How much drama can there be between a man and a woman?  A whole lot if you are Malcolm and Marie.

It’s been a great night.  Malcolm has premiered his movie to raves from the audience.  Even the usually critical white girl writer from the newspaper has been positive in her assessment of the film.  Malcolm is on cloud nine and Marie, his girlfriend, is happily supportive of him, mostly.  After all, how hard can it be for a man to publicly say thank you?

Written and directed by Sam Levinson (Assassination Nation), Malcolm and Marie is a romantic drama starring John David Washington and Zendaya. The movie is shot in black and white and features only the two actors in a long dialogue for the entirety of the film.  Levinson who has worked with Zendaya previously on the television show Euphoria, expertly keeps the movie and the actors moving in an argument that is sometimes comical, sometimes silly, and, at the same time, incredibly intense and severe. This movie also has the distinction of being written, directed, shot, and completed entirely during the COVID-19 pandemic.

Much like the film that Malcolm desired to make in this movie, Levinson’s film defies stereotypical pigeonholing that often locks a film into a certain demographic.  Certainly, Zendaya and Washington are both Black actors but this is not a black film (even though Angela Davis may disagree).  A shout-out is made to the great William Wyler, who had the ability to cross multiple genres making everything from Ben-Hur and Roman Holiday and Wuthering Heights, for his versatility for good reason.  Levinson has done the same.  His last film Assassination Nation was a bloody and violent action flick with a social commentary.  This film is completely different.  It is a piece that channels Neil Simon, Aaron Sorkin, Woody Allen, and August Wilson.  There’s little banter here.  This is serious, gut-wrenching, introspective, and emotional hold-no-bars dialogue that strips bare the souls of each character and lays them out for all to see.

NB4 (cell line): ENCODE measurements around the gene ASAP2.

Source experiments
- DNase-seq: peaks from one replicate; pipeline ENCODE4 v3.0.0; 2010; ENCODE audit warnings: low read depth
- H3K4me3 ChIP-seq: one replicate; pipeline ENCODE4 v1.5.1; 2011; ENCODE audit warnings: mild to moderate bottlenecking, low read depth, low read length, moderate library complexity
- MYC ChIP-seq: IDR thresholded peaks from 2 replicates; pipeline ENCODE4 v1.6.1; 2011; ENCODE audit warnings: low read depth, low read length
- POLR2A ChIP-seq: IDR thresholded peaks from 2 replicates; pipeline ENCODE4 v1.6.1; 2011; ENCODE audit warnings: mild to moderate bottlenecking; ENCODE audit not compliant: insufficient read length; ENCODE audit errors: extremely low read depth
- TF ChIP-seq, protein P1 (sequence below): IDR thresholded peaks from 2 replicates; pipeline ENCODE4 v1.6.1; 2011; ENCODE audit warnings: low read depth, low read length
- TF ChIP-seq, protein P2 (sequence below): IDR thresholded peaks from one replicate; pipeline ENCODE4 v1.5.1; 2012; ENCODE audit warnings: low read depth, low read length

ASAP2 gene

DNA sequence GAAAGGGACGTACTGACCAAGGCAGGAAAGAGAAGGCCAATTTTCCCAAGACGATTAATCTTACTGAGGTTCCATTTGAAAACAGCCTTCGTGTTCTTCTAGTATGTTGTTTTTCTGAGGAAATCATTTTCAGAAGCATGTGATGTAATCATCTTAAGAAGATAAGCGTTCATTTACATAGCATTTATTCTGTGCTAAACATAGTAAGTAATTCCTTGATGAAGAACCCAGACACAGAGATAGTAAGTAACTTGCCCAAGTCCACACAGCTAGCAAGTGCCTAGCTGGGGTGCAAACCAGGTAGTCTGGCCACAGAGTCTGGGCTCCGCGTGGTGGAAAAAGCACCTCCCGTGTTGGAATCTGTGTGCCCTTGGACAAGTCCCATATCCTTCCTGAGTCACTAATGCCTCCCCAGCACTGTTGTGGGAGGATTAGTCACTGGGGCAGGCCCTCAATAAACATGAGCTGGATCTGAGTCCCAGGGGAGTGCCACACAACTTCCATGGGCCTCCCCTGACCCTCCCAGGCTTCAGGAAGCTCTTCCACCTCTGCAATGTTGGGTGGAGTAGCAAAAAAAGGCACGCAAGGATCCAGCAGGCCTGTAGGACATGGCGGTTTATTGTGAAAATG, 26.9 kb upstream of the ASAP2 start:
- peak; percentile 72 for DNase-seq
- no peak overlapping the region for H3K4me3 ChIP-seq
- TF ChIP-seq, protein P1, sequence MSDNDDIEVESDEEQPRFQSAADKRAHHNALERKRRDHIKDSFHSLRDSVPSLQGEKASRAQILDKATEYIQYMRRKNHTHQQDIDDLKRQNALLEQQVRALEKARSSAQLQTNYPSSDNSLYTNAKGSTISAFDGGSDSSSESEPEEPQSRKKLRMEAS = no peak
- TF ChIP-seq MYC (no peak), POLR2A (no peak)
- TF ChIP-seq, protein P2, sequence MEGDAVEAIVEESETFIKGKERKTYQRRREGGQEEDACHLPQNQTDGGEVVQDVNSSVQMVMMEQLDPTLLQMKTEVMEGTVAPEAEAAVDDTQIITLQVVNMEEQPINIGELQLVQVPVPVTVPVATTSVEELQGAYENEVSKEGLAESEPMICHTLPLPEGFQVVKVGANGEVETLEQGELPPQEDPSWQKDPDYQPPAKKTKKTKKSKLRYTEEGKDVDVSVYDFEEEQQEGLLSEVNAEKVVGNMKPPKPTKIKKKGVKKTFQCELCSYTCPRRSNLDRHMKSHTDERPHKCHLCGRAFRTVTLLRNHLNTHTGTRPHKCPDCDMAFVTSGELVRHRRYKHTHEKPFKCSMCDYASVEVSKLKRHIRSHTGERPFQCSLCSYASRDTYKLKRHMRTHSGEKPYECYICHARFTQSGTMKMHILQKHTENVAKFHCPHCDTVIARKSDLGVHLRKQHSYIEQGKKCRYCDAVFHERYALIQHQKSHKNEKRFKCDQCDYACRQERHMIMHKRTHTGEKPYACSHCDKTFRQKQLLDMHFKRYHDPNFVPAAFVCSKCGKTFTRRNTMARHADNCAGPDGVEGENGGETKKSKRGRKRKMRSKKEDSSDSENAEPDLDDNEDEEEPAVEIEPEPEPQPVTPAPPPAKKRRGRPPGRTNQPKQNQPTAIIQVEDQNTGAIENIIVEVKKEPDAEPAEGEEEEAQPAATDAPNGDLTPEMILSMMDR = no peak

Zendaya’s performance is the most grounded and real work that she has done since maybe Euphoria, if ever.  Levinson’s casting here was smart and she holds nothing back going toe to toe and jab for jab with John David Washington.  Washington, look in the past has looked like an actor, bursts out of his shell with an emotional bombshell of a performance.  He rails at his co-star with an indeterminable fire we have not seen ever before.  Both of these courageous performances are worthy of notice.

Rated R for pervasive language and sexual content, Malcolm and Marie is a knock-down, drag-out fight of a movie that proves that sometimes less is more.  It is a movie that comes across like a glorious stage play where the two principals are just going at each other the whole time, locked in gladiatorial combat.  It is the kind of fight that you keep your ear to the glass on the wall so that you can hear each and every word.  Thankfully. we have the visuals to go with the audio so we can just sit back, watch and enjoy the popcorn. 

Grade:  A-